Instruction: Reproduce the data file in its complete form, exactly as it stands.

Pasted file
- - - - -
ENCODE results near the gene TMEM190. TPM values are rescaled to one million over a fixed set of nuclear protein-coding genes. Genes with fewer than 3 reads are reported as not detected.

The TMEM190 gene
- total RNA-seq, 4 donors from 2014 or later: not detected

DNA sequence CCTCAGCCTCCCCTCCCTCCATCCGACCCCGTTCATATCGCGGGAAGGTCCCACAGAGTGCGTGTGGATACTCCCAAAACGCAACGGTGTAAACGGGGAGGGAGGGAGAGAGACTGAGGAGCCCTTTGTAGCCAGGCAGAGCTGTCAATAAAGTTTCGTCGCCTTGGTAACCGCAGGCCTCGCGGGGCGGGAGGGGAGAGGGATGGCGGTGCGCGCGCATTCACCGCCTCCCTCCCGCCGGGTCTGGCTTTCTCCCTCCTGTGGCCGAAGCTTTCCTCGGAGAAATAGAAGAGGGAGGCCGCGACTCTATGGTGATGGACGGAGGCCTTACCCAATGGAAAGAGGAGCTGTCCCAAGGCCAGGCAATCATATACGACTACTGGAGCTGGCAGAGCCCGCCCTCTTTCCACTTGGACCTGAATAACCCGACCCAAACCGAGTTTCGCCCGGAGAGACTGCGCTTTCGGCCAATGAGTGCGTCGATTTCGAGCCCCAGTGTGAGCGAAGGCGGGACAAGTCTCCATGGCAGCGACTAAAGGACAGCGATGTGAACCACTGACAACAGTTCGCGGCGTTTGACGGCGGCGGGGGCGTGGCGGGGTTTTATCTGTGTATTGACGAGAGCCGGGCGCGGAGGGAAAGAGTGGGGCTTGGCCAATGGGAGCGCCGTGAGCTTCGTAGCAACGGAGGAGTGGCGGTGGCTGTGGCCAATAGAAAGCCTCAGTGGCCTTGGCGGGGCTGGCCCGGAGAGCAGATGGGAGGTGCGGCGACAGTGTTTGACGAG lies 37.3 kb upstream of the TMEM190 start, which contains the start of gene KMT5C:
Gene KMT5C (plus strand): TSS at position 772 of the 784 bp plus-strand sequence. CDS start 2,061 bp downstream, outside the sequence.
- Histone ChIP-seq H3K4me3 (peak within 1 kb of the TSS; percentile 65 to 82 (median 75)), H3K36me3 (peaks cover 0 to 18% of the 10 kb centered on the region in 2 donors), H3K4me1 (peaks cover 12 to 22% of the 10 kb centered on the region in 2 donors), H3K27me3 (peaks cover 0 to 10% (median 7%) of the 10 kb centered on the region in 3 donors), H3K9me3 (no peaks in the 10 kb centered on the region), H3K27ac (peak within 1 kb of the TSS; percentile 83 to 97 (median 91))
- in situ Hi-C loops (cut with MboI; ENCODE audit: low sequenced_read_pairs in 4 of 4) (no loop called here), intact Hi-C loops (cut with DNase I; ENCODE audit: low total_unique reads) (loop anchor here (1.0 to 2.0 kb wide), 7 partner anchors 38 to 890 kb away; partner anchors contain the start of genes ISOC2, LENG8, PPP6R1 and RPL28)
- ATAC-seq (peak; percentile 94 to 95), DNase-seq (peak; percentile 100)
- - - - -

ENCODE results near the gene TMEM190. TPM values are rescaled to one million over a fixed set of nuclear protein-coding genes. Genes with fewer than 3 reads are reported as not detected.

The TMEM190 gene
- total RNA-seq, 4 donors from 2014 or later: not detected

DNA sequence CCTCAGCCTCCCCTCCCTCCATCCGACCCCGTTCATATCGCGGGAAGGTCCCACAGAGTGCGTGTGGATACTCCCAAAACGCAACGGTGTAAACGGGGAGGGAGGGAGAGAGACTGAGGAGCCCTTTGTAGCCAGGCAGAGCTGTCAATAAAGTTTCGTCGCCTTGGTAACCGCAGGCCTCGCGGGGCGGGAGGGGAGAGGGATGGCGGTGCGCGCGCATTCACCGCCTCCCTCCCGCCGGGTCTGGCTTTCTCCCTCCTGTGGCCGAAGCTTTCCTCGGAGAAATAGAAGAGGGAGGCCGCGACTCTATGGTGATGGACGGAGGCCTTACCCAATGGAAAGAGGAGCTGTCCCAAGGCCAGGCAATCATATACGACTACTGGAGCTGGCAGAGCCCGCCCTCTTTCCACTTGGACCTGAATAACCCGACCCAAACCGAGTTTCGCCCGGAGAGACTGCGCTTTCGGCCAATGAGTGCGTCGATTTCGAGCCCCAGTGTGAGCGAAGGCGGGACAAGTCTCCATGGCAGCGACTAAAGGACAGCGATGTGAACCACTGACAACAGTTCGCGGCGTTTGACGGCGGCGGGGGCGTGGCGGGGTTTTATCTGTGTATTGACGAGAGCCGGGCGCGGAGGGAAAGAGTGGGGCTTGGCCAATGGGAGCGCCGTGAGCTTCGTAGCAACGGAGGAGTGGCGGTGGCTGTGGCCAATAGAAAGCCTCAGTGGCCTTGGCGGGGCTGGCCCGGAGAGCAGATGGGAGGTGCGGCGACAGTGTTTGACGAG lies 37.3 kb upstream of the TMEM190 start, which contains the start of gene KMT5C:
Gene KMT5C (plus strand): TSS at position 772 of the 784 bp plus-strand sequence. CDS start 2,061 bp downstream, outside the sequence.
- Histone ChIP-seq H3K4me3 (peak within 1 kb of the TSS; percentile 65 to 82 (median 75)), H3K36me3 (peaks cover 0 to 18% of the 10 kb centered on the region in 2 donors), H3K4me1 (peaks cover 12 to 22% of the 10 kb centered on the region in 2 donors), H3K27me3 (peaks cover 0 to 10% (median 7%) of the 10 kb centered on the region in 3 donors), H3K9me3 (no peaks in the 10 kb centered on the region), H3K27ac (peak within 1 kb of the TSS; percentile 83 to 97 (median 91))
- in situ Hi-C loops (cut with MboI; ENCODE audit: low sequenced_read_pairs in 4 of 4) (no loop called here), intact Hi-C loops (cut with DNase I; ENCODE audit: low total_unique reads) (loop anchor here (1.0 to 2.0 kb wide), 7 partner anchors 38 to 890 kb away; partner anchors contain the start of genes ISOC2, LENG8, PPP6R1 and RPL28)
- ATAC-seq (peak; percentile 94 to 95), DNase-seq (peak; percentile 100)